The General Data Protection Regulation has further substantiated the right to data protection in detail on the highest level possible of the fundamental rights in the EU. But there are certain aspects that make it impossible to digest that data protection is fully a fundamental right. This is because internal and international security requirements require the sharing of data making it vulnerable and piercing the protection granted under fundamental rights. Furthermore, government organizations, public agencies, competition amongst the rivals, race to control the market share and social websites are leading to penetration of implemented safeguards and making data more vulnerable to hack and making the mockery of fundamental right status granted to the data protection.
There are certain deviations that are highlighted as the processing of certain sensitive personal data which fall under Article 9 of GDPR such as political orientation, medical conditions or race, which might be essential to establish law and order in a democratic society. Similarly, in certain matters like in the case of Digital Rights Ireland, the Court regarded the legality of the Data Retention Directive as protection to fundamental (human) rights.
But as in the case of data protection rules which already seems to be a dilemma between the fundamental right of the protection of personal data as compared to the free flow of information creating the biggest hindrance in the very fundamental right itself.
The new GDPR regime establishes the transparent processes of data protection by introducing the concepts of adjudicating authority, data controllers, data processors, rules regarding the transfer of personal and sensitive data, keeping data up-to-date as well as return or delete of data securely and confidently, so that the privacy is maintained and data is protected on a priority basis. But the protection of data protection as a fundamental right is in jeopardy as the meaning and precinct of ‘personal data’ is expanding daily leading to every type of data being termed as personal data.
The concept of data protection as EU-wide harmonization of data protection rules through GDPR is more akin to market regulation instruments than to human rights documents. Further, the fines to the tune of 20 million Euros of 4% of total global turnover make it more of a market regulation instrument rather than qualifying data protection as fundamental protection laws.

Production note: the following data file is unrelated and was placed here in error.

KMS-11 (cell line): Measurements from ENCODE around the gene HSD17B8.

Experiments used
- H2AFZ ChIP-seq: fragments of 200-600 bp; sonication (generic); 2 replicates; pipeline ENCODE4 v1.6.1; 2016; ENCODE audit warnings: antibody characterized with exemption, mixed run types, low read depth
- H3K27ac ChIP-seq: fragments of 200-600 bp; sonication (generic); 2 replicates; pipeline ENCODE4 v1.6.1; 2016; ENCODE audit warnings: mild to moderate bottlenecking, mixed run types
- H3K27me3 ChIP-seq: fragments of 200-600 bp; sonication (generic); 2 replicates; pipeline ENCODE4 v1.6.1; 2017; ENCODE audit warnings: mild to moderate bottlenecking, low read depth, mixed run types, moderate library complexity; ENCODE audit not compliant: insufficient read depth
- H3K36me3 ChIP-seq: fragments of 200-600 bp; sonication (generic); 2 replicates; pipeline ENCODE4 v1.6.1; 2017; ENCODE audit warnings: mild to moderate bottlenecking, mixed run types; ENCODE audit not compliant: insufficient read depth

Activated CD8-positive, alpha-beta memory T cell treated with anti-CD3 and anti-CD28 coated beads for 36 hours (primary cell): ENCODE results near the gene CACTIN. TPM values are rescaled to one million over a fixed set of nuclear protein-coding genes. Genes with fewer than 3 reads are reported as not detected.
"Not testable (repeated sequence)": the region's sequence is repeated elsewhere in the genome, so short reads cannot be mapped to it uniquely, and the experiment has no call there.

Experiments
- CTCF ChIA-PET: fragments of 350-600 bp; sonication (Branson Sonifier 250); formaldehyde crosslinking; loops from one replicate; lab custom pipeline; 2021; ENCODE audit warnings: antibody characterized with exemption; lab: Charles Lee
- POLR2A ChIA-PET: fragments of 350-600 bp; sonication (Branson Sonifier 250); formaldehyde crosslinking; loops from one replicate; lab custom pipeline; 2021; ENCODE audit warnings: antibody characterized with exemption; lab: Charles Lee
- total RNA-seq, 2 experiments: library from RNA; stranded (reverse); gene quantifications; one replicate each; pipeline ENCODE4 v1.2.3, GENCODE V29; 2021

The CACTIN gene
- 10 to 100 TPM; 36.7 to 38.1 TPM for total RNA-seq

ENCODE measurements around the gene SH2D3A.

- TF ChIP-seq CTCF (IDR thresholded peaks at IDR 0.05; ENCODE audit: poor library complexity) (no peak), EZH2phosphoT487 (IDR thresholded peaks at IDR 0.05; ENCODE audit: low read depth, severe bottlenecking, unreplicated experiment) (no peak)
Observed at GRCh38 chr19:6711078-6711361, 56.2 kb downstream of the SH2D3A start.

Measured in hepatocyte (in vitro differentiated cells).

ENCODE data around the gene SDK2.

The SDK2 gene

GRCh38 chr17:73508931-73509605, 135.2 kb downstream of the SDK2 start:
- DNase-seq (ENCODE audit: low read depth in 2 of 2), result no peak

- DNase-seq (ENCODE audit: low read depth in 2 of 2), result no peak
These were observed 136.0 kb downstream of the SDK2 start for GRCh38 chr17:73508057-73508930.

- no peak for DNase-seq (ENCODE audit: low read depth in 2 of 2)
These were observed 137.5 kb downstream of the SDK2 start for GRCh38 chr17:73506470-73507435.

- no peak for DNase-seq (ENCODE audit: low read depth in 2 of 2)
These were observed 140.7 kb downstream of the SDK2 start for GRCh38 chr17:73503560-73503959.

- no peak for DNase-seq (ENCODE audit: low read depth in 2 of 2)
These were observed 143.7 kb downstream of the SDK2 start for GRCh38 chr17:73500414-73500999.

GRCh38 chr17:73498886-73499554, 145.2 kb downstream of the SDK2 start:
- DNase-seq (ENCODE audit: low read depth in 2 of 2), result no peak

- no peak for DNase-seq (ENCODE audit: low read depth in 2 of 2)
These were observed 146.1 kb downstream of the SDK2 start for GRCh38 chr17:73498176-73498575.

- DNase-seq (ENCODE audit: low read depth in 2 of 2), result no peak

Some provisions of data protection satisfy the idea of fundamental human rights, whereas the majority of the data protection qualifies as a market regulator.
Further to qualify the data protection as the fundamental right, the law scholars have defined certain approaches to compare the same with traditional features of the fundamental right.
First is the classical approach of fundamental (human) rights which is not qualified by the Right to data protection in the literal sense. However, modern interpretation with widened scope must be accepted to digest the data protection as a fundamental right granted to an individual.
Secondly, multi-faceted aspects of data protection can be categorized under the fundamental right, market regulations and as the protection of consumer rights.
Data protection framework has been enacted to undergo data processing activities fairly and transparently that can be carried out in compliance with the law of the land without attracting any penalties prescribed thereunder GDPR or any other relevant regulations in contrast to violation of human rights of data protection and privacy and to live with dignity.
Finally, we can conclude that rules and regulations regarding data privacy and protection are more of regulating personal data in the market scenario rather than to protect human rights or acquiring the status of fundamental rights or more precisely to treat data protection laws as an ordinary consumer (data subject) protection rights. Thus, it seems that the term for data protection rights must be coined as a data protection consumer right, rather than a purely fundamental right.